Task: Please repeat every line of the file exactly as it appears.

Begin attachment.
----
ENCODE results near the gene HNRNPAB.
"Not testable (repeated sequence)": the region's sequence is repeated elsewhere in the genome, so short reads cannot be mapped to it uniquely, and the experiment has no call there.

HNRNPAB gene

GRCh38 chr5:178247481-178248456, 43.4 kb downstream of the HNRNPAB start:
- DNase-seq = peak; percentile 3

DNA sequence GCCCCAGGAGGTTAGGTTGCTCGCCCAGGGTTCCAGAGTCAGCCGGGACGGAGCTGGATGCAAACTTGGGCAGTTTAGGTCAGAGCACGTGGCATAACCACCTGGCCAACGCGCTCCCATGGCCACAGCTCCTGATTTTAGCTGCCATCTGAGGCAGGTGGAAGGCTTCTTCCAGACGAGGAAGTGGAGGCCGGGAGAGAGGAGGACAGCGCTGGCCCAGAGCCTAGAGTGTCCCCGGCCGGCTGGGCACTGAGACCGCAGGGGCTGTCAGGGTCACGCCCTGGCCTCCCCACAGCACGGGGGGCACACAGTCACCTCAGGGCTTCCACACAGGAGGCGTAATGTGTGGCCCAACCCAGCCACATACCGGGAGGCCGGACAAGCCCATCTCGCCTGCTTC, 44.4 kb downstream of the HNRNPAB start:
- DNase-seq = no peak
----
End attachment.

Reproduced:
ENCODE results near the gene HNRNPAB.
"Not testable (repeated sequence)": the region's sequence is repeated elsewhere in the genome, so short reads cannot be mapped to it uniquely, and the experiment has no call there.

HNRNPAB gene

GRCh38 chr5:178247481-178248456, 43.4 kb downstream of the HNRNPAB start:
- DNase-seq = peak; percentile 3

DNA sequence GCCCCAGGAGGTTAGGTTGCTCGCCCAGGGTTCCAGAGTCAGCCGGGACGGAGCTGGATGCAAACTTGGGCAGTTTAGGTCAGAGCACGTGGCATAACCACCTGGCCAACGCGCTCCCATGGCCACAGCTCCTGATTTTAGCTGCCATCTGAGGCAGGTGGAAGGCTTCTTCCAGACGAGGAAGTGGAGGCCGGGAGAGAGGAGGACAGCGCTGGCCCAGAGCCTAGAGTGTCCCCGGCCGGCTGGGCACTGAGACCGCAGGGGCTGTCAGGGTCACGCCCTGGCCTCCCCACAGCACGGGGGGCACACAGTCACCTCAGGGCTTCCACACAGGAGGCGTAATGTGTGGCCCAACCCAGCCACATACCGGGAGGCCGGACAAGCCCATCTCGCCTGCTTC, 44.4 kb downstream of the HNRNPAB start:
- DNase-seq = no peak